SARASOTA, Fla. — It was a year ago this week that Jalen Beeks’s career changed in a span of two innings.
The Red Sox had selected Beeks to pitch against Team USA in an exhibition game at JetBlue Park. Facing a lineup of All-Stars who went on to win the World Baseball Classic, the lefthander threw two scoreless innings.
At the time, the Sox were contemplating whether to move Beeks into the bullpen. But the impressive outing helped keep him working as a starter.
Beeks had a 2.19 earned run average in nine starts for Double A Portland, earning him a promotion to Triple A Pawtucket. He had a 3.86 ERA in 17 games there.
The Sox named Beeks their minor league pitcher of the year in September, added him to the 40-man roster in November, and invited him to the organization’s rookie development program in January.
It all started with the success against Team USA.
“It seemed to carry into the season for me,” Beeks said. “I’ve always tried to pitch with confidence. But getting those guys out gave me a definite boost.”
Now Beeks has a chance to impress the major league coaches and be positioned for a call-up to the majors when the need arises.
“You don’t know what’s in their minds,” said Beeks, a 24-year-old who was taken in the 12th round of the 2014 draft. “I can only really worry about myself. That’s how I approach the game.”
Until last season, Beeks was perhaps best known among Red Sox fans for having played with Andrew Benintendi at the University of Arkansas in 2014. Now he could have a significant impact on the major league team.
“I feel ready for whenever I have to get on the mound, whether it’s in Pawtucket or the big leagues,” Beeks said. “Wherever it is, I’m ready. You can’t let the moment get too big.”
On Sunday before a sellout crowd at Ed Smith Stadium, Beeks faced a Baltimore Orioles lineup that included Tim Beckham, Adam Jones, Manny Machado, Jonathan Schoop, and Trey Mancini.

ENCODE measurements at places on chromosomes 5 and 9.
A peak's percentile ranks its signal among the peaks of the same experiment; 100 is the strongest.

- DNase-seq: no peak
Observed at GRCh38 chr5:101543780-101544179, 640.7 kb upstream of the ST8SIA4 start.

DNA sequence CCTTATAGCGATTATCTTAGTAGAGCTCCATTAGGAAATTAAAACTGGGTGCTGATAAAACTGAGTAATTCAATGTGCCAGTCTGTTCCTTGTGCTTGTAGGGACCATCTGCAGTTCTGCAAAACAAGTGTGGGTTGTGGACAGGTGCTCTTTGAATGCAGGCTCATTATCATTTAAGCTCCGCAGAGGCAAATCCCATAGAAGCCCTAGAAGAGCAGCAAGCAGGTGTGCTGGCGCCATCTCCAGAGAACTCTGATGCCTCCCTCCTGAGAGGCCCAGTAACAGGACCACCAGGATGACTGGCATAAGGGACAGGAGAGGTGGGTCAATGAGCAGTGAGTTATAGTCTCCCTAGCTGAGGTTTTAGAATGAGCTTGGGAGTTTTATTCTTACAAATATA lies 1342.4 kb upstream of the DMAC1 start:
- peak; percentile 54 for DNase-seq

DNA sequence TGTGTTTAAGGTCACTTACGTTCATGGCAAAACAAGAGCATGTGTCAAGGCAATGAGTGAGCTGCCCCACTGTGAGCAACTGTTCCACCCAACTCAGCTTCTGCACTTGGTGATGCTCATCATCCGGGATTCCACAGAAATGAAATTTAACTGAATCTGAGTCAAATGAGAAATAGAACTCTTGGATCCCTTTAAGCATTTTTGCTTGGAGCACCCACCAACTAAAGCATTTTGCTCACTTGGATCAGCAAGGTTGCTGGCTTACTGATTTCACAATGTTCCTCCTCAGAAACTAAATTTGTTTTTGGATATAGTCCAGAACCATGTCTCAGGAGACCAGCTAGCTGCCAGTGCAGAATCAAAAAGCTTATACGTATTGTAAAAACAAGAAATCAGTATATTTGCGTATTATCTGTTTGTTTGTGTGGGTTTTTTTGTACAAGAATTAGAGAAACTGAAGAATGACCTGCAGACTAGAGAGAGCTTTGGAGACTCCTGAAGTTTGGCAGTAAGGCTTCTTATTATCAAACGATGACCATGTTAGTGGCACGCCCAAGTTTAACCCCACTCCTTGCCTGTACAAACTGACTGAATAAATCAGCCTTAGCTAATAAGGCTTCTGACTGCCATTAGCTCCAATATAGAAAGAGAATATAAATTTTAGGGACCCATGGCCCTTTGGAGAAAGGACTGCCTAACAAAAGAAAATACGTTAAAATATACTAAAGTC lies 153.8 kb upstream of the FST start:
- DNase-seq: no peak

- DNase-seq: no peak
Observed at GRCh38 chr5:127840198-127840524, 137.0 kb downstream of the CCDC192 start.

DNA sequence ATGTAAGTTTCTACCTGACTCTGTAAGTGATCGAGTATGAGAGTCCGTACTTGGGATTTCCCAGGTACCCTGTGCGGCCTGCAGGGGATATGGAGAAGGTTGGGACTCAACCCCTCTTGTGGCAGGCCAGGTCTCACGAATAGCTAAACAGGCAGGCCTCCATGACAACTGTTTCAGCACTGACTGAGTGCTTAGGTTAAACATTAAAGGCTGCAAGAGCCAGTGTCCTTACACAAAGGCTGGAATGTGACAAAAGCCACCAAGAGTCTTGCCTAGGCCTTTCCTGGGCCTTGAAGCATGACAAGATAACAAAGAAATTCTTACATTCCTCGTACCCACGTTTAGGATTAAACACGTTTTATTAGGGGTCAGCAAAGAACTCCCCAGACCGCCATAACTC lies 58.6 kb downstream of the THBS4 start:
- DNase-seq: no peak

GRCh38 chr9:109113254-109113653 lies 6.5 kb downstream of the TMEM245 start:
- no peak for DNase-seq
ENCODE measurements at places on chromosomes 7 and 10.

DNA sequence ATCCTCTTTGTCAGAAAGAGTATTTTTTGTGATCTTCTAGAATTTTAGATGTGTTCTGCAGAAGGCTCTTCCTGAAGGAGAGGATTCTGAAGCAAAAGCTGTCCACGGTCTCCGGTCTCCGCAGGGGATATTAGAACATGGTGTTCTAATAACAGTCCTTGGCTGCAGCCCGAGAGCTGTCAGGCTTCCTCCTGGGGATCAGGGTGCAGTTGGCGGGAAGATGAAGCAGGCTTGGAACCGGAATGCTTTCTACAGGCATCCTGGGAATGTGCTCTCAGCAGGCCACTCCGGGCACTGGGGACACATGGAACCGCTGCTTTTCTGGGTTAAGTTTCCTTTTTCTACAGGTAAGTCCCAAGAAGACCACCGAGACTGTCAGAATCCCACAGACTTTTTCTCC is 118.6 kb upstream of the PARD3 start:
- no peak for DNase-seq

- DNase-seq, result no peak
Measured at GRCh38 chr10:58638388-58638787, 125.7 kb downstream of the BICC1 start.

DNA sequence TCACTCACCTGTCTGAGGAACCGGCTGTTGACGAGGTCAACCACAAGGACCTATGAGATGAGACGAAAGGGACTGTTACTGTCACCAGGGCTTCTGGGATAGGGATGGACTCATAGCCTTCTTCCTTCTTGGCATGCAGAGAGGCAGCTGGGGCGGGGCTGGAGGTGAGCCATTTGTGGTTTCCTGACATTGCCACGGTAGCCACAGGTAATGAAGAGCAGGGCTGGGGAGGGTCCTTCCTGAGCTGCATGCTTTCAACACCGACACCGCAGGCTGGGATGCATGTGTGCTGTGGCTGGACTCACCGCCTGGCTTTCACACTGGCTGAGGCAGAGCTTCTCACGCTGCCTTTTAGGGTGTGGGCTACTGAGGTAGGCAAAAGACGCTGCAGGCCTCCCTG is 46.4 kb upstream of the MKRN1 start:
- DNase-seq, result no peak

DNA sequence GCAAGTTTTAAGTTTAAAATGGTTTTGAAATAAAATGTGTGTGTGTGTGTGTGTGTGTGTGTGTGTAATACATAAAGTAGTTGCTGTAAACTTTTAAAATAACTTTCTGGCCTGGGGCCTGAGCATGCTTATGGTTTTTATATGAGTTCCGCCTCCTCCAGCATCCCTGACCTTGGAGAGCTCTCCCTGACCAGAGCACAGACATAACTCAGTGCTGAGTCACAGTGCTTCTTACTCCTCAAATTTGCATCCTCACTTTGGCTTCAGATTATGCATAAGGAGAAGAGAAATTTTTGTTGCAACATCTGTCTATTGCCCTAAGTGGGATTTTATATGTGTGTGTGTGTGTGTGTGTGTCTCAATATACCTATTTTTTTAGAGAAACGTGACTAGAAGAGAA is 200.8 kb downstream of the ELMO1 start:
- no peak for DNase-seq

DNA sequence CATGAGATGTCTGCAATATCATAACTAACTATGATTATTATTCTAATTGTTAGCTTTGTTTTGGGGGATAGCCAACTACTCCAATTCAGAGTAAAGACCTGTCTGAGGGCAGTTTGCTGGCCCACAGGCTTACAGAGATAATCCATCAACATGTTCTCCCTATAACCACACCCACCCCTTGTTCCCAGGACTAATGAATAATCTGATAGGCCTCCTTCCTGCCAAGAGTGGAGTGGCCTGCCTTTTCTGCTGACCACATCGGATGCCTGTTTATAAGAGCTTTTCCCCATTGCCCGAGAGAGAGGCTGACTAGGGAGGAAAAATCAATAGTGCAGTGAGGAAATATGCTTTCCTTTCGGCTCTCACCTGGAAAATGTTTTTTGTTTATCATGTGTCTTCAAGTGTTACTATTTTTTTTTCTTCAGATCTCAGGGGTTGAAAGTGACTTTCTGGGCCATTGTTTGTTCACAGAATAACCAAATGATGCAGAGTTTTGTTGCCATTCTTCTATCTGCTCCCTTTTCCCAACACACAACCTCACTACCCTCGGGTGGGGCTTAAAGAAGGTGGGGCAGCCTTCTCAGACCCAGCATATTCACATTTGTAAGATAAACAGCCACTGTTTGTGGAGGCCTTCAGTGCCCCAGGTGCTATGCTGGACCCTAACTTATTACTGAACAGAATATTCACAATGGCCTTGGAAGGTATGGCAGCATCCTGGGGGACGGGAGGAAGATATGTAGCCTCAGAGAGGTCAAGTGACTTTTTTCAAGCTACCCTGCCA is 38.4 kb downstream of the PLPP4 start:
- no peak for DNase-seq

In spring training, that’s a big moment.
Beeks left two runners stranded in the first and another in the second. He struck out Beckham to start the third inning before Schoop singled and Machado walked.
“It seemed like he ran out of gas a little bit and lost his command,” manager Alex Cora said.
With Beeks at 48 pitches, lefthander Matthew Kent came in and allowed the two inherited runners to score.
“I struggled, a bent-not-break kind of deal,” Beeks said. “All my pitches were effective at some point, but not consistently effective. It’s definitely more fun to face those guys. I want to pitch against the best always.”
What irritated Beeks the most was walking Machado twice. He didn’t want to give in to one of the best hitters in the game.
“I hate walking guys,” he said. “I battled. I can hang my hat on going out there and giving my all. I need to work on my stuff and be better next time. But I was going after him. I believe in going right after guys.”
At 5 feet 11 inches and 195 pounds, Beeks is one of the smallest pitchers in camp. But he compensates by being able to throw four pitches for strikes, using a changeup and cutter to keep hitters from getting too comfortable with a modest fastball.
Beeks averaged 6.2 strikeouts per nine innings with Single A Greenville in 2015. By last season, he had bumped that up to 9.6 with Portland and Pawtucket.
Durability is another plus. In three full seasons, Beeks has made 26 starts each year and earned a midseason promotion the last two.
Beeks will likely start the season in Pawtucket’s rotation. He, Hector Velazquez, and Roenis Elias will be among the candidates when the Red Sox need a starter during the season.
Cora compared Beeks with Brian Johnson, another Sox lefty who makes do with what he has.
“They can pitch,” the manager said. “They understand who they are. If you don’t throw 98, why try and pitch like somebody who throws hard? Use your fastball in the right spots. You can go a long ways with that.
“He uses that fastball up in the zone, mixing up pitches, very comfortable on the mound. Very quiet kid, and that shows on the mound, a lot of poise.”
Beeks has spent his time in camp studying how Chris Sale and the other major league starters prepare for their outings. Even the most routine drill can be revealing.
“I’m here to learn what it takes,” he said. “You watch those guys and what they do and hopefully it helps when it’s your turn.”